the price went up (it’s about 2 1/2 x gold price & 2 x platinum)
it was to prevent tarnish & allergic reaction to silver
(actually usually the copper in silver) more drastically, she
could have the interiors reamed out & thin band of friendly
metal fitted into each ring. ive


#8

When it comes to skin irritations of course it could be many
things. I will throw out one idea which happened to one of my
customers. Her ring had some hollow space and it filled with
soap which irritated her finger. Also jewelers are sometimes
faced the terrible problem of telling a woman that her finger has
gotten larger and the ring is too tight. Most of the time we can
blame it on the weather, which works most of the time. Let’s
hope its soap.

Good luck

Bill Wismar


#9

I do not know for certain but this sounds like the development
of an allergy to the metal-Nickel. White gold is most often an
alloy that contains nickel, and many people can develop such an
allergy. I suggest that she maintains dry fingers when ever the
rings are on, and she should try coating the inside of the rings
with a layer of nail-polish which will act as a barrier between
the rings and the skin. Clear polish of course!. If she trys
this, let me know if it helped. Dr. Dule


#10

Often white gold is made with nickel - a banned substance in
europe for jewelry. Many folks develop a reaction to nickel, and
other than rhodium plating, I don’t know how to fix the problem.
The rings could be remade with paladium white gold which does not
contain nickel. This is not the first instance of allergy to
nickel - but your friend should be tested for the nickel allergy
before going to the trouble of fixing the rings. judy in
perfect weather in Denver judy@marstal.com


#11

Hi Kat, I went through this when I lived in Tucson. My favorite
ring suddenly became an implement of torture. What happens is the
heat causes you to perspire and the moisture congregates under
jewelry where there are areas that it could be trapped. Of course
any soap, lotion, etc. that has also accumulated just aggravates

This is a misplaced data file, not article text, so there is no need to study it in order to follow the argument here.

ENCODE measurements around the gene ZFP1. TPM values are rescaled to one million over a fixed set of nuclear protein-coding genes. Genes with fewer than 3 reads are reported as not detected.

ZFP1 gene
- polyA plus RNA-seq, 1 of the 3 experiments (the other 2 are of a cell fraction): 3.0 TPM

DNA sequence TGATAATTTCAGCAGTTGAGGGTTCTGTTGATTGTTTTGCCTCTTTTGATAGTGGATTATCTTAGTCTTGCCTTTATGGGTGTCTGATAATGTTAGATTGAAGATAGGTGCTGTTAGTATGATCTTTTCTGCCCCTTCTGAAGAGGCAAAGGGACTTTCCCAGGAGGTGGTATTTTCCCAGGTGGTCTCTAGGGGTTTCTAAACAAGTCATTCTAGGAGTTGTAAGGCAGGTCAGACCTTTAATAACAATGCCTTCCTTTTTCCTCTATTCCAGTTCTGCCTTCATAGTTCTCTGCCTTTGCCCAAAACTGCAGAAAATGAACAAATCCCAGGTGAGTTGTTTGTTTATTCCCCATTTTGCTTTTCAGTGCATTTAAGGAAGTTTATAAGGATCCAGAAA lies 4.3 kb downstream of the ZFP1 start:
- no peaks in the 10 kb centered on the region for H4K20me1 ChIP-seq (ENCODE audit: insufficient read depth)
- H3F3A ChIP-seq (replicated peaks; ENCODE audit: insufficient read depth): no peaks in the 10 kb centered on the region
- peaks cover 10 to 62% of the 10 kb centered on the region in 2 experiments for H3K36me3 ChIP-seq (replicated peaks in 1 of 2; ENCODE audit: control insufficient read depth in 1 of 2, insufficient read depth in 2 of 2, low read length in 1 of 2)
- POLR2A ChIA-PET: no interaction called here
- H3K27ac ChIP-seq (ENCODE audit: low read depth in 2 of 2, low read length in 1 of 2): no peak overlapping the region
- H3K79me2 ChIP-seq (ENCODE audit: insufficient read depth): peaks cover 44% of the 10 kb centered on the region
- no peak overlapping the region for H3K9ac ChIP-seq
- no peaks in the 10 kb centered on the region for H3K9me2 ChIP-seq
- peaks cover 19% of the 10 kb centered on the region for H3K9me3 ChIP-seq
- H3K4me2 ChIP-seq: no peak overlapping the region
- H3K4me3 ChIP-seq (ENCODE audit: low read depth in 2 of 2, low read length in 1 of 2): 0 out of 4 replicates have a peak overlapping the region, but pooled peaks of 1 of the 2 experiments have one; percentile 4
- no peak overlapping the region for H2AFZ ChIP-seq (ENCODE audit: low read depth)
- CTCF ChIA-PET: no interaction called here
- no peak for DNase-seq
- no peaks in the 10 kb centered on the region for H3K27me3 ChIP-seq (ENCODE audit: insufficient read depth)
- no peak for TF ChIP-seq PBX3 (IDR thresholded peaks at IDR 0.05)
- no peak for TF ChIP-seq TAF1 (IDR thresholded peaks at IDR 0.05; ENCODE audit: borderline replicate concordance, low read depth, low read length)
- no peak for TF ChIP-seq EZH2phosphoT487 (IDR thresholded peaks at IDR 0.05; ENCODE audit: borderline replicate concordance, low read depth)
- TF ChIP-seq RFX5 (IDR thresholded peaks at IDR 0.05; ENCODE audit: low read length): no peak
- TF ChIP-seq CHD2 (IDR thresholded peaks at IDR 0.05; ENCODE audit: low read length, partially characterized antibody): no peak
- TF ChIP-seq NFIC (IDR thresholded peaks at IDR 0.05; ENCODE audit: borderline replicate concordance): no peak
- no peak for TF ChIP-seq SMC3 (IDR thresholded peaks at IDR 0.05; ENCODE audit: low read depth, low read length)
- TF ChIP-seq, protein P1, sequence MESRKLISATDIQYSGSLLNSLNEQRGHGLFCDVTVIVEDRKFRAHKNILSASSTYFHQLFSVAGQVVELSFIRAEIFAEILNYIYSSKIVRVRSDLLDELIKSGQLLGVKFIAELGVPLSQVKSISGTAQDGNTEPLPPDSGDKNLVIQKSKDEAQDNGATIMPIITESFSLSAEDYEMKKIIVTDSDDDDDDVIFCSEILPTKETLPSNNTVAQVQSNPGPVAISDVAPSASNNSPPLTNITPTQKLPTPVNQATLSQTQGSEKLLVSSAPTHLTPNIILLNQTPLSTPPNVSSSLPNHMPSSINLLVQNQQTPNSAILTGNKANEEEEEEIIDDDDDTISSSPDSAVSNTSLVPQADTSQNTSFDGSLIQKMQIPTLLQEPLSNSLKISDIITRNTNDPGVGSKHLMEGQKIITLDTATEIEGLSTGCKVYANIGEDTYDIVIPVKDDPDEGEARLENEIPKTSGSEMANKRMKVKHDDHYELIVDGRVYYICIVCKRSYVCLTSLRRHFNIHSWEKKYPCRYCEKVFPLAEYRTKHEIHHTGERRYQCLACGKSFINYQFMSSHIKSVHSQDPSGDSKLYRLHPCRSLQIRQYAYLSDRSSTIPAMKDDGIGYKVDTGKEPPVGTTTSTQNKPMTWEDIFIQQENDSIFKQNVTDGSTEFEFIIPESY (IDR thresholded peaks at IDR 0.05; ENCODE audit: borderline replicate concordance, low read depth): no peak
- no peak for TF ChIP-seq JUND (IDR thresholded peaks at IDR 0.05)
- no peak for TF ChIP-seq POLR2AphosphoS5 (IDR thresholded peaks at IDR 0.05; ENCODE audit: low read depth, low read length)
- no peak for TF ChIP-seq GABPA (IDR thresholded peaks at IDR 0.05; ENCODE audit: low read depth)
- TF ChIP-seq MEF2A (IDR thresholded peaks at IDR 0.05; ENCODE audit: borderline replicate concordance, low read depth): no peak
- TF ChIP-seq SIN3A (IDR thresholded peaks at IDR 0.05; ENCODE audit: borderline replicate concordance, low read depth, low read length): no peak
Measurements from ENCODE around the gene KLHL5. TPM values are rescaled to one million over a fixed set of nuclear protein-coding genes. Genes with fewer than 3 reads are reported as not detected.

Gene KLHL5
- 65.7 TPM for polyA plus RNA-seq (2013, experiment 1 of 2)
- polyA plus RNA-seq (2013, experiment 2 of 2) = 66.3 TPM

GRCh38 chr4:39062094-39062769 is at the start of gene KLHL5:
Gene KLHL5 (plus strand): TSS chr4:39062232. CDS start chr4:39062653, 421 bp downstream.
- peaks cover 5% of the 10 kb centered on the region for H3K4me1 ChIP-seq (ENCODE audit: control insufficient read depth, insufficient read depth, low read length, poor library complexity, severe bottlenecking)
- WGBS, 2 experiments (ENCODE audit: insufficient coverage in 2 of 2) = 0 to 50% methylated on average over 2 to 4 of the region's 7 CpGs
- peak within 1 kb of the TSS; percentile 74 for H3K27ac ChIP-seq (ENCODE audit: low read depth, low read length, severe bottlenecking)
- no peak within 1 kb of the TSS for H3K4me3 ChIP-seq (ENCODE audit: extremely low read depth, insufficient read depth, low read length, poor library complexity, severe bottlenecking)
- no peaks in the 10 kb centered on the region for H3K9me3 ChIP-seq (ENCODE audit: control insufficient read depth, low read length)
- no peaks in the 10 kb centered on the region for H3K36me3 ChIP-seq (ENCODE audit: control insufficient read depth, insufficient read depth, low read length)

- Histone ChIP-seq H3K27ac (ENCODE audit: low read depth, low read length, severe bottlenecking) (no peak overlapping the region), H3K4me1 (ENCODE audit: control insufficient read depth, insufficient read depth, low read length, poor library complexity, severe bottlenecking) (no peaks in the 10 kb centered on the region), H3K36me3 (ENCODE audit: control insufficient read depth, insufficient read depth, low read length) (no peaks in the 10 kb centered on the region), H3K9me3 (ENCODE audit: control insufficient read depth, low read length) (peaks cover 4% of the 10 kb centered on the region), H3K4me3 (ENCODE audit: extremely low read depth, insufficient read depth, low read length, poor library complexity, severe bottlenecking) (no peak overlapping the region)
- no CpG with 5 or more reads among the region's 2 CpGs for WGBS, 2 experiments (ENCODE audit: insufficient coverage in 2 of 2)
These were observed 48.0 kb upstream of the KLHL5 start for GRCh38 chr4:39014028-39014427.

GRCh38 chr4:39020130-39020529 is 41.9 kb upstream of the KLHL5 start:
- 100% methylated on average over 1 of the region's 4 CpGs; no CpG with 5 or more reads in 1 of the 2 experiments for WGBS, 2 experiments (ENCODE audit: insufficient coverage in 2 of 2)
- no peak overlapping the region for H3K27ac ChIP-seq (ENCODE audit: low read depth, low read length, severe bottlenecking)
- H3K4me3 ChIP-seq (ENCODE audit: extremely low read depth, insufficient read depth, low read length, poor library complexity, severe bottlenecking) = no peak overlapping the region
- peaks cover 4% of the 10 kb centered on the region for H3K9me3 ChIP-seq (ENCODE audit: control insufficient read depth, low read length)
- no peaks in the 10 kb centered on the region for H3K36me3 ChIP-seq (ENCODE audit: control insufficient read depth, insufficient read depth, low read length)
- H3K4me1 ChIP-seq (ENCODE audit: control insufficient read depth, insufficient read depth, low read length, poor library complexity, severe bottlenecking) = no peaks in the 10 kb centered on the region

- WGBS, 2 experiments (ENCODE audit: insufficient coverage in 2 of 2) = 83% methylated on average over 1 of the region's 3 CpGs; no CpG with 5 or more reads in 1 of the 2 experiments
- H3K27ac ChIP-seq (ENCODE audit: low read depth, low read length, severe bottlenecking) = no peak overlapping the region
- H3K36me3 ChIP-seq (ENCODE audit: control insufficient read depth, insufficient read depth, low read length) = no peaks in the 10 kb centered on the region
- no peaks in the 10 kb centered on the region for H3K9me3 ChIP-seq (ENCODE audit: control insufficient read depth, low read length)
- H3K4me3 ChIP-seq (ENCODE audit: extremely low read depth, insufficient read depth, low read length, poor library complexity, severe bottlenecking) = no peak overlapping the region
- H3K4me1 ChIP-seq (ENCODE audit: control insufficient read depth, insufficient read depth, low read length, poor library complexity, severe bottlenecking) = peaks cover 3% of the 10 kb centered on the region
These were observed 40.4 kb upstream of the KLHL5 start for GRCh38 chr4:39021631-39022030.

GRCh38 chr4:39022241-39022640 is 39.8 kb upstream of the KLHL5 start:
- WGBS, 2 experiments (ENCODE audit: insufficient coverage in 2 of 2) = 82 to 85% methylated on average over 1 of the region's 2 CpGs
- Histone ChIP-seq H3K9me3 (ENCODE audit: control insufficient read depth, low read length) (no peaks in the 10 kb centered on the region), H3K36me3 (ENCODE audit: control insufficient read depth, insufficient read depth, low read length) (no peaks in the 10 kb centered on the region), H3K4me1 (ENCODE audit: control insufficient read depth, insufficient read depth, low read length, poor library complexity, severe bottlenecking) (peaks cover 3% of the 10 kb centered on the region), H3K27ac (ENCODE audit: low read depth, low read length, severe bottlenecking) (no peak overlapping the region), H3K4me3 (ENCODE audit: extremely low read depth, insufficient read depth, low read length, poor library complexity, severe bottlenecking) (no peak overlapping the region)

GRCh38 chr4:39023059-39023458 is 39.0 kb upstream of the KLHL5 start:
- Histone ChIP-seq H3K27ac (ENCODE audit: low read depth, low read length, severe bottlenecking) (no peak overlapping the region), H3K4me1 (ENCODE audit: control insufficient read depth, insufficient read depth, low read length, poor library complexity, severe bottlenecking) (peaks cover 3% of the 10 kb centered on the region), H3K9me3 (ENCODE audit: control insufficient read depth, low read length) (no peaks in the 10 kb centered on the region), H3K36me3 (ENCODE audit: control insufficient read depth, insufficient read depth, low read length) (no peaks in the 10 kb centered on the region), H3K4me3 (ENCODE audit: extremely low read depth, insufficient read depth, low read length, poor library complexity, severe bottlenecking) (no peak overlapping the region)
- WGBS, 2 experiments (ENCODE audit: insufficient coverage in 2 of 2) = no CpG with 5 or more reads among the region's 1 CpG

the problem. Add in the fact that heat causes your fingers to
swell (the rings would be a tighter fit). The combo of all
causes the rash on your finger. Tell her to take the rings off at
night when she sleeps and make sure they are clean. She should
invest in a small ultrasonic. I remove all my jewelry as I step
through the door of the house and always keep it in the same
small bowl until I leave the house again. Saves wear and tear
and you don’t get household grunge on your jewelry. Good habit to
get into.


#12
I'm actually very worried. I've got a patch of red scaly (and
somewhat itchy) skin on the back of my ring finger, where my
engagement and wedding rings rest. It appeared during that
intensely hot and humid spell we had (heat indexes above 110),

I have that problem with a wide sterling ring I wear 24/7. I’ve
found that it’s usually a combination of moisture, heat, and
soap or hair conditioner that doesn’t get completely rinsed from
under the ring. I take the ring off, clean it, use
antibacterial soap on my finger and then let the skin breathe
for a day or so.

it recurs, that she consult with her jeweler on the
possibility of rhodium plating the pieces.

I’d consult a dermatologist first, it might be an allergy or it
might be some bacteria that found the perfect spot to live in
under the rings. In the first case she’d have to have the rings